It’s not hard to see why the dramatic landscapes of Patagonia draw the world’s most adventure-ready travelers. The beauty of places like the Perito Moreno Glacier, Torres del Paine National Park, and Tierra del Fuego is simply unmistakable. Rugged hiking trails, extreme sports opportunities, and wide-open spaces demand attention.
But in between these natural wonders lie other fascinating opportunities to explore. Hidden corners offer opportunities to uncover a different side of this wild landscape. Take a chance and consider these often-overlooked Patagonian experiences.
1. Seafood dinner.
Per capita, Argentines eat more beef than nearly any other country in the world. And for good reason—their grass-fed cattle ranches are home to some of the best-tasting steaks in the world. But all that meat can leave you searching for something lighter. Luckily, Patagonia is also home to a rich variety of delicious seafood. Check out small, family-owned restaurants inland which often feature freshly caught trout from nearby glacier-fed streams. Or, stop into coastal cafes renowned for their selections of briny shellfish and mouthwatering crab.
2. Chocolate tasting.
Europe’s influence on Argentina is clear in the Baroque architecture, pizzerias, and pasta joints of the country’s metropolitan areas. That influence continues in Patagonia, where rugged landscapes reminiscent of Switzerland have helped dictate the culture along Bariloche’s alpine avenues. Stop into one of the town’s boutique shops to savor sweets made by master chocolatiers or grab a steaming mug of sinfully rich cocoa to enjoy nearby, on the shores of Lake Nahuel Huapi.
3. Scenic bus ride.
Unlike many countries, where long bus rides are the bane of road-weary travelers, riding by coach in Argentina is one of the best—and most affordable—ways to get around. For a journey that combines exceptional views and convenient transportation between two Patagonian hotspots, check out buses that run along Ruta 40, from Bariloche to El Calafate. In addition to the ample legroom and super-sized windows, you can often look forward to fully reclining seats, delicious meals, glasses of wine, and TVs showing popular movies.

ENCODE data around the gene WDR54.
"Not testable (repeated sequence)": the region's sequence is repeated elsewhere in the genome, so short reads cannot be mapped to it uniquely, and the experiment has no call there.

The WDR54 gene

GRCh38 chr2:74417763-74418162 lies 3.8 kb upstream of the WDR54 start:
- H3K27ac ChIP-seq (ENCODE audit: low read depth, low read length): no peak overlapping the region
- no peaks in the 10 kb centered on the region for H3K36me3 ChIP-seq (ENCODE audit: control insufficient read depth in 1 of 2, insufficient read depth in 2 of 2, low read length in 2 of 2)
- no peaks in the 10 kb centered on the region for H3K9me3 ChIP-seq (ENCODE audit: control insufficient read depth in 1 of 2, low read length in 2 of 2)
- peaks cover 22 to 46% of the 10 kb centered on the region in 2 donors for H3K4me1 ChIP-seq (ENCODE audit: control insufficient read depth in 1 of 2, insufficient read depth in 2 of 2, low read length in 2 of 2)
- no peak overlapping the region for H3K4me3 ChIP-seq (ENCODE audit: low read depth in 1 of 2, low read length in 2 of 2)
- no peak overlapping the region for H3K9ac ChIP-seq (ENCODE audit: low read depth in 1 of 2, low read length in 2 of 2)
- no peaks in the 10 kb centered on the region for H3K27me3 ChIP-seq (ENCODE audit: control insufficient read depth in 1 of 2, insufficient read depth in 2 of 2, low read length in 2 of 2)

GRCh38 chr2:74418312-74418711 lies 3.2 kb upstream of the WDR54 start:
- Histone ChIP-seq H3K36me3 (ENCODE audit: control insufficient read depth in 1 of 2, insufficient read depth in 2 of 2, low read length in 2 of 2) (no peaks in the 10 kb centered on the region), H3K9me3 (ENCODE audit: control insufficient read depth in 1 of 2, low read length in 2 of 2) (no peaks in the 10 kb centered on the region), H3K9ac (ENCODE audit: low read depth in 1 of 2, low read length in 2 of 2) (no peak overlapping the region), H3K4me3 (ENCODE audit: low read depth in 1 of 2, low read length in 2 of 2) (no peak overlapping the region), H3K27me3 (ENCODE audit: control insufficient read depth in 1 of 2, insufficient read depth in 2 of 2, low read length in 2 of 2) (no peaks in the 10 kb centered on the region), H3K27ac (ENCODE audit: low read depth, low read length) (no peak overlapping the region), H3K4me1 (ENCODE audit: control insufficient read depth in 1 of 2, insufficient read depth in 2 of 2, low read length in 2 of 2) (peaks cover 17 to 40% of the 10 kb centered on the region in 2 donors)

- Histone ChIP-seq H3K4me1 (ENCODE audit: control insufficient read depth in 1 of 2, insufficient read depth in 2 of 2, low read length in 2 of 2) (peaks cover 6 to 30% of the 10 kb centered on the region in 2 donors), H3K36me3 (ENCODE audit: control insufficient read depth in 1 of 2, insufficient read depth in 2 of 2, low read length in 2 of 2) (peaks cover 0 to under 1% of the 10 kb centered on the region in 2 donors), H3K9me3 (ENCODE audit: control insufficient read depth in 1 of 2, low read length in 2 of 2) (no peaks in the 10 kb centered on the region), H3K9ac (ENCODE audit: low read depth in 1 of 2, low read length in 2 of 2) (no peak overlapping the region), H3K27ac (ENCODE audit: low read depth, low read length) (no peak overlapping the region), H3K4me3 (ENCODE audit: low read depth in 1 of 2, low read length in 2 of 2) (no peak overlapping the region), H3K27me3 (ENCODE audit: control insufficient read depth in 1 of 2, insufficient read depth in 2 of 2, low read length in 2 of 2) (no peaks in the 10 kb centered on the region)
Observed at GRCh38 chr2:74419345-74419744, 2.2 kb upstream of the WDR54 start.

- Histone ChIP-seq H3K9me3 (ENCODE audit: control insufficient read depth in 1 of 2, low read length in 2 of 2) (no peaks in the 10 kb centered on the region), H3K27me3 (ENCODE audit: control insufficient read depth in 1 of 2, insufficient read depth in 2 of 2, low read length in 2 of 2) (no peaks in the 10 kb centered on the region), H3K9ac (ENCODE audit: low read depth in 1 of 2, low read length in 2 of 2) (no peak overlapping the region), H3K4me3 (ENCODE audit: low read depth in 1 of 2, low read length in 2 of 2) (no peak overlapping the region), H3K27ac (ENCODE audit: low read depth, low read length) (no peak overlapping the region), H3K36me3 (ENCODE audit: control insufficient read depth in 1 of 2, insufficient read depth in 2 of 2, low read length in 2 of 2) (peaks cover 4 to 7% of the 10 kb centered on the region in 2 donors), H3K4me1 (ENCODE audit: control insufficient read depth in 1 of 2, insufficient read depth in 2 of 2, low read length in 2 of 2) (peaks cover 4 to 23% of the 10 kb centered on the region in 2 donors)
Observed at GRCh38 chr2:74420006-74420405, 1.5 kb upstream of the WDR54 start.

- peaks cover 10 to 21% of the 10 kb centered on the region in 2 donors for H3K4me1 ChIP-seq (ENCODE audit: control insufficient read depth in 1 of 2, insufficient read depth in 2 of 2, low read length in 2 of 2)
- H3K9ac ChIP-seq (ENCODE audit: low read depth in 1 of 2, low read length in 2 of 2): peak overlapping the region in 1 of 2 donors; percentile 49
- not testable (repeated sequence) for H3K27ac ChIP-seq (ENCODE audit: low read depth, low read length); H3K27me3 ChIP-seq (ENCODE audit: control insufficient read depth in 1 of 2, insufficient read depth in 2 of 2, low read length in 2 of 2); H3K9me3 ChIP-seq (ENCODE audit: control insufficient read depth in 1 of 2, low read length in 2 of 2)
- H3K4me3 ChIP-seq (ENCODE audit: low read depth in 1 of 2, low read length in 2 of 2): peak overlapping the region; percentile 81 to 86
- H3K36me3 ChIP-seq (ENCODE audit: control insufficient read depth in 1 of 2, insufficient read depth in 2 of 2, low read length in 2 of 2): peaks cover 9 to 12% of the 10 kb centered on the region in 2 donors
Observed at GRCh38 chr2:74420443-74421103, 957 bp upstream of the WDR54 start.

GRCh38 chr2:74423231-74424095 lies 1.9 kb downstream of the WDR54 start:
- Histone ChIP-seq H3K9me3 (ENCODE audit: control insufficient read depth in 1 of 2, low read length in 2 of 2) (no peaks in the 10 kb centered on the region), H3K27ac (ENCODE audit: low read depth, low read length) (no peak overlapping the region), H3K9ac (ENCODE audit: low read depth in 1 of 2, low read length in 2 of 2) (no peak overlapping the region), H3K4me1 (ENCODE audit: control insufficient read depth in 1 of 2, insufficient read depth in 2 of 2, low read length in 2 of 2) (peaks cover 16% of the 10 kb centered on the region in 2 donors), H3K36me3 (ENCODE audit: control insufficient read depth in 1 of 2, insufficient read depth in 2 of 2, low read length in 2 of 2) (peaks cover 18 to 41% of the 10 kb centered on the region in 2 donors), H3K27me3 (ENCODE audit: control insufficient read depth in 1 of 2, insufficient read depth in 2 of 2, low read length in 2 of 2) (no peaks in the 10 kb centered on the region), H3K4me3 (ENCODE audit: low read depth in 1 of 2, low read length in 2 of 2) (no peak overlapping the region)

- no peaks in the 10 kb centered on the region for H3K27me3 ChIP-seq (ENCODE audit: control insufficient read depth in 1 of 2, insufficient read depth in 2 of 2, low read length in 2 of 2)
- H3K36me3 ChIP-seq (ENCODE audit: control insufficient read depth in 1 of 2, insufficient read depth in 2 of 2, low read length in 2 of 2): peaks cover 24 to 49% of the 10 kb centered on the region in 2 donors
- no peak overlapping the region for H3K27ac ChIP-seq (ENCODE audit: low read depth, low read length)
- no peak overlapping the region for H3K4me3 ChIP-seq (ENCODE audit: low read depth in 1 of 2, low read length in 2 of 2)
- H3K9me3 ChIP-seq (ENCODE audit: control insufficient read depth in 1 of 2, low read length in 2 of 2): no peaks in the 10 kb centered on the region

4. Beagle Channel sail.
The southern tip of South America—where Chile and Argentina meet in a swirl of rocky coasts, rain-soaked hills, and epic ocean winds—remains one of the most dramatic places in the world to sail. Get a taste of that experience with an excursion into the waters of the Beagle Channel, near the town of Ushuaia. Named after Charles Darwin’s boat, the HMS Beagle, this scenic and wild passage is filled with breathtaking landscapes and photogenic wildlife.
5. Estancia Stay.
Majestic peaks, sapphire blue lakes, and glistening glaciers are the usual features of Patagonia postcards, leaving little room for the breathtaking expanses of grasslands and plains that fill the areas in between. Estancias are the names given to huge ranches that occupy these marvelous landscapes and typically offer unique activities, including horse riding and fly fishing. Look to stay at one of these amazing estates to get a taste of Patagonia’s vaquero lifestyle.
6. Penguin meet and greet.
Argentina’s rich coast offers the perfect habitat for adorable Magellanic penguins. Head to Puerto Madryn and waddle along the beach for a chance to meet them up close. The port is also a great place to embark on whale-watching excursions where you might catch glimpses of orcas and southern right whales.
Most Argentine wines come from a fertile region around Mendoza, near the center of the country. But over the last few years, intrepid growers have been moving south to discover the chalky soils and arid plains of Patagonia. Stop in at one of the entrepreneurial vintners around Neuquén for sips of exceptional Malbec and sparkling wine, especially good here because of the region’s cool climate.
What are your favorite overlooked activities?